At the bar tonight, I stared at my phone in disbelief. Clash of the Titans, it told me, hit theaters in 1981. That meant the world had been without a new Ray Harryhausen movie for over 30 years. Now that he is gone, this seemed – seems – a travesty.
Nearly everyone of my generation marks Star Wars as their first brush with the fantastic. That isn’t true for me. Star Wars made a strong impression, yes, but it was the monsters of Ray Harryhausen that really lit my fire. Cyclops, Medusa, the Kraken – who but Harryhausen would dream of pitting Sinbad against a giant walrus? Who but Harryhausen would give us such a bizarre movie as the cowboys vs. dinosaurs romp that was The Valley of Gwangi? Who but Harryhausen could make the clay come alive?
I think the true testament of Harryhausen’s genius is that his movies weren’t supposed to be mine. They belonged to my father. Even in my 20s, if Jason and the Argonauts was on TV, he’d make a point of telling me. And I would always watch. Thanks to Harryhausen, there is some universal connection between little boys and monsters (and dinosaurs). His skeletons and flying saucers and creatures of the deep came from a time decades before I existed, but they belonged to me, too.
So here’s to Ray Harryhausen: monsters and movies will never be the same without him.
- Stu Horvath
Ray’s Sinbad skeleton sword battle was the first glimpse I ever saw of his work. I was 9 and my house didn’t have cable yet, so on a daily basis I was subjected to only 12 local stations. After school, I would walk home, make something to eat, empty the dishwasher and watch some TV. I also didn’t have any gaming console – my parents didn’t allow them. Bummer.
One day a local channel was airing The 7th Voyage of Sinbad and I caught it at the perfect moment. I was transfixed by the TV – I had never seen anything like it. Of course, I knew it was fake, but I didn’t know how it could be – I couldn’t see any strings! I thought it was the coolest sword fight ever. That Halloween, my friend and I dressed as skeletons and staged sword fights on unsuspecting neighbors’ front lawns. Needless to say, it was pretty badass. Rest in peace, brother.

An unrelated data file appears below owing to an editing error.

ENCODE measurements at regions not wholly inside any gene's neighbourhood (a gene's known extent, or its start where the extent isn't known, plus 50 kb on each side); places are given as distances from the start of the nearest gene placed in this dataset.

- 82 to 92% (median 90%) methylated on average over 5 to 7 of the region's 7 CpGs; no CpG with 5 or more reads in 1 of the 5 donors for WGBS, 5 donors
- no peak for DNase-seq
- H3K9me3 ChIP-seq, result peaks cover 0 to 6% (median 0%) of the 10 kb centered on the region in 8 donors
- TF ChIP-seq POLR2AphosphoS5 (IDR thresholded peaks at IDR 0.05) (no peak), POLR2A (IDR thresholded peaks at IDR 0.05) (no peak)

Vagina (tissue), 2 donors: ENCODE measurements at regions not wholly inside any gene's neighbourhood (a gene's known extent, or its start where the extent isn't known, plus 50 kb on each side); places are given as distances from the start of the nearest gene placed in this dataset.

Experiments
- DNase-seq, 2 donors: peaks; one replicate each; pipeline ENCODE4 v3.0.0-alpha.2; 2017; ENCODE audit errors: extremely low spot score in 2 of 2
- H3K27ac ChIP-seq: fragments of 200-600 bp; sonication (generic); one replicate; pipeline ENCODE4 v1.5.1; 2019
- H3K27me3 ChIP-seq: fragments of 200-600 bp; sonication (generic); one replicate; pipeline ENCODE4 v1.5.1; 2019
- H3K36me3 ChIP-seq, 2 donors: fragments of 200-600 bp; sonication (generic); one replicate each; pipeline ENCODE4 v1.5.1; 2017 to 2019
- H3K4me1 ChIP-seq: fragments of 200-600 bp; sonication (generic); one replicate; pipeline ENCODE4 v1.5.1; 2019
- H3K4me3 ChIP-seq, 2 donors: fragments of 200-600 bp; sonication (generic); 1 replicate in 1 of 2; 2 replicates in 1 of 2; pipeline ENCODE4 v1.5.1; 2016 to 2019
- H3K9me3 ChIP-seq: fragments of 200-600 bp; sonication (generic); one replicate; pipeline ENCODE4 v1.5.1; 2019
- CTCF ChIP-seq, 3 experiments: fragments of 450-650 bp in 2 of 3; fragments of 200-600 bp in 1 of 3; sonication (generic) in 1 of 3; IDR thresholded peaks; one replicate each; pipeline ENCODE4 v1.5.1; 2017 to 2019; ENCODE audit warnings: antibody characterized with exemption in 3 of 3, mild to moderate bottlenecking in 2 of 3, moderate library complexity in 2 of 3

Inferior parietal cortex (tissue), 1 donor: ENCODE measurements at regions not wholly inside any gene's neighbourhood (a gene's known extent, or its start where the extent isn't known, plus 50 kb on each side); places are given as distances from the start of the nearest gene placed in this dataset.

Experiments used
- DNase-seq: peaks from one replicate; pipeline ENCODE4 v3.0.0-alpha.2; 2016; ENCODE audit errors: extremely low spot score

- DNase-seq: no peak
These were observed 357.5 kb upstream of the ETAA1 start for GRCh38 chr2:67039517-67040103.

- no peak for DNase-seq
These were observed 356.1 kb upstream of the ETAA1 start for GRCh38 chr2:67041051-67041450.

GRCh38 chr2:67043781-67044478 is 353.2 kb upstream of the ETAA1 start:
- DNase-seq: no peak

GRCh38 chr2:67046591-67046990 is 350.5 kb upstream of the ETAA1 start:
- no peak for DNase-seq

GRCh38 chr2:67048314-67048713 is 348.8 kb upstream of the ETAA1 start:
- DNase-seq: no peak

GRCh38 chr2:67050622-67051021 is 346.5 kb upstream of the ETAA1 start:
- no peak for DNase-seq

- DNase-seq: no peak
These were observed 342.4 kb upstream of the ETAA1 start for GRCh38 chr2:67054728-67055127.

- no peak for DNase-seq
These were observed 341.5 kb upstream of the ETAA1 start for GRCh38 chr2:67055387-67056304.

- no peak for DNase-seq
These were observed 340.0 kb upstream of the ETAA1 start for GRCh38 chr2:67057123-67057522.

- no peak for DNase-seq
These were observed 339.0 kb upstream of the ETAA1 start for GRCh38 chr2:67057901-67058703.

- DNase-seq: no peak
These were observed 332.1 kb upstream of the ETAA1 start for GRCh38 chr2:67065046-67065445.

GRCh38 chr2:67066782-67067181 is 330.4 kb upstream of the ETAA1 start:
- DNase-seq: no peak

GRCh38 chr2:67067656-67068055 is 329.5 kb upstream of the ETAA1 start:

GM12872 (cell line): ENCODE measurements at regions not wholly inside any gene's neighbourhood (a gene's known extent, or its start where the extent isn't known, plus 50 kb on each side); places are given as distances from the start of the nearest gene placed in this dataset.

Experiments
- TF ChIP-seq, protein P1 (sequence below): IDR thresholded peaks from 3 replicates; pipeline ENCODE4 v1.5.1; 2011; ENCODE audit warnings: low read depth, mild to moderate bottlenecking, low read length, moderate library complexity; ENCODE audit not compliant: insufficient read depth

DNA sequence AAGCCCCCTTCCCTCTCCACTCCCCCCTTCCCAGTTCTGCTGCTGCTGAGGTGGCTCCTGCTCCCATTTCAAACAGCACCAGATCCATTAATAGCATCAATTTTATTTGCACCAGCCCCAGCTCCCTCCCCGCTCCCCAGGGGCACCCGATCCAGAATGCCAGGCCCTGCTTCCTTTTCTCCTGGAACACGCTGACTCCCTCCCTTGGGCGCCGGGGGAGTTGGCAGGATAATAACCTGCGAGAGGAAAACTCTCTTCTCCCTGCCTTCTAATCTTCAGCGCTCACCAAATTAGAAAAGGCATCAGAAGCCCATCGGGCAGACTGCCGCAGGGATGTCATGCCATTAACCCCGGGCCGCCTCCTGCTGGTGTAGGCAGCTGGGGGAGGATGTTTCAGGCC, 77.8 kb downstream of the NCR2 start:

- Dave Trainer
Call me old-fashioned, but it doesn’t seem to matter how good CGI gets, it seems incapable of attaining the same level of “magic” that stop-motion animation has achieved at the hands of Ray Harryhausen.
My big one was Clash of the Titans. Don’t get me wrong, I loved Jason‘s Hydra fight and the beloved skeleton battle. I watched in awe as Sinbad lured the fearsome Cyclops to its doom. Even the creature from It Came From Beneath the Sea rattled my cage despite watching it during a Power Rangers-fueled childhood.
But Clash of the Titans was it. Watching Perseus ride the graceful Pegasus across the Greek skies while Laurence Rosenthal’s awesome theme played triumphantly in the background, well, it made me feel powerful. It made me want to be brave and heroic and achieve everything I was destined to achieve (whatever that is). Clash of the Titans is of course the sum of its parts, but I love Ray Harryhausen’s bits the most.
Thank you for the Pegasus, Ray. You won’t be forgotten.
- Michael Westgarth
Harryhausen is primarily responsible for my foray into model making as a kid. I was mostly influenced by the Sinbad movies and, by the time Clash of the Titans came out, I was already tackling models of mythic proportions. I probably owe some of my love of skeletons to Harryhausen after seeing them come to life in a battle with Jason and his Argonauts. Here’s to the man that cemented stop-motion animation in film and brought life to a lump of clay.
- Ken Lucas